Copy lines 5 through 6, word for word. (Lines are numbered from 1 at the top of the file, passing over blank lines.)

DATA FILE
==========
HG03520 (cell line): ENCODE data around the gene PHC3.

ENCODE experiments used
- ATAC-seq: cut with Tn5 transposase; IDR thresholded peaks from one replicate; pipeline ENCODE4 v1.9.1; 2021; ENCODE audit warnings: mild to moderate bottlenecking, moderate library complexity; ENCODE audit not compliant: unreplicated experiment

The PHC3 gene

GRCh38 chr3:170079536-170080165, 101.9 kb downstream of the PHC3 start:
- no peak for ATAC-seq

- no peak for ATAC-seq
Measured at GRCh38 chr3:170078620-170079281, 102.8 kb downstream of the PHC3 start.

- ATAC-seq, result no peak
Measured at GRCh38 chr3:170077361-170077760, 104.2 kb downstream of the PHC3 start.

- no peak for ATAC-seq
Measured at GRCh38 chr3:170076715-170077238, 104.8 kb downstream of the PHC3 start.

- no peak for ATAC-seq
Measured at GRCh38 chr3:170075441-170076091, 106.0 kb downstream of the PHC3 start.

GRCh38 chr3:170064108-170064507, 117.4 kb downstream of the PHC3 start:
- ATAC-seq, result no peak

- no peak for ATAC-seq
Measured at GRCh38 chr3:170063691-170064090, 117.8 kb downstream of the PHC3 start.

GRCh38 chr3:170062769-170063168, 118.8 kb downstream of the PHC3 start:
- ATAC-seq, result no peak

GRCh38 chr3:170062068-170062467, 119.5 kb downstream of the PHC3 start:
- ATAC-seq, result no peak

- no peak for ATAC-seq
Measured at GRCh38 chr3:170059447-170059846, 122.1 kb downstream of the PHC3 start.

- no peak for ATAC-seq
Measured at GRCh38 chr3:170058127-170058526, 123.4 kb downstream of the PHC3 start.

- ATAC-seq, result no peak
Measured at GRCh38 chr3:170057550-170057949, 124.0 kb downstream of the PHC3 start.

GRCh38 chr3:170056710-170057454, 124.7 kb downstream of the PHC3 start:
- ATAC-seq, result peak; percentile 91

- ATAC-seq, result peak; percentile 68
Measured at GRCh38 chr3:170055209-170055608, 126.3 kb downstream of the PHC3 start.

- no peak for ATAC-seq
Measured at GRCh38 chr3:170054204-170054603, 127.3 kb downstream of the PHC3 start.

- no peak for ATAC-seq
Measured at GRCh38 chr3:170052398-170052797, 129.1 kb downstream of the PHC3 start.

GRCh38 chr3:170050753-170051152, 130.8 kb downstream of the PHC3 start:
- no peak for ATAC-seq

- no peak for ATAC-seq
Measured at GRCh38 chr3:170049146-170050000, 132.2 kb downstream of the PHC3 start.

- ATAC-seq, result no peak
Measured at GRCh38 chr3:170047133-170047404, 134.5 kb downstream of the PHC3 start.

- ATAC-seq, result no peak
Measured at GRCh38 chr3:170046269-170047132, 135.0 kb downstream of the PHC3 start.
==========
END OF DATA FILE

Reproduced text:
GRCh38 chr3:170079536-170080165, 101.9 kb downstream of the PHC3 start:
- no peak for ATAC-seq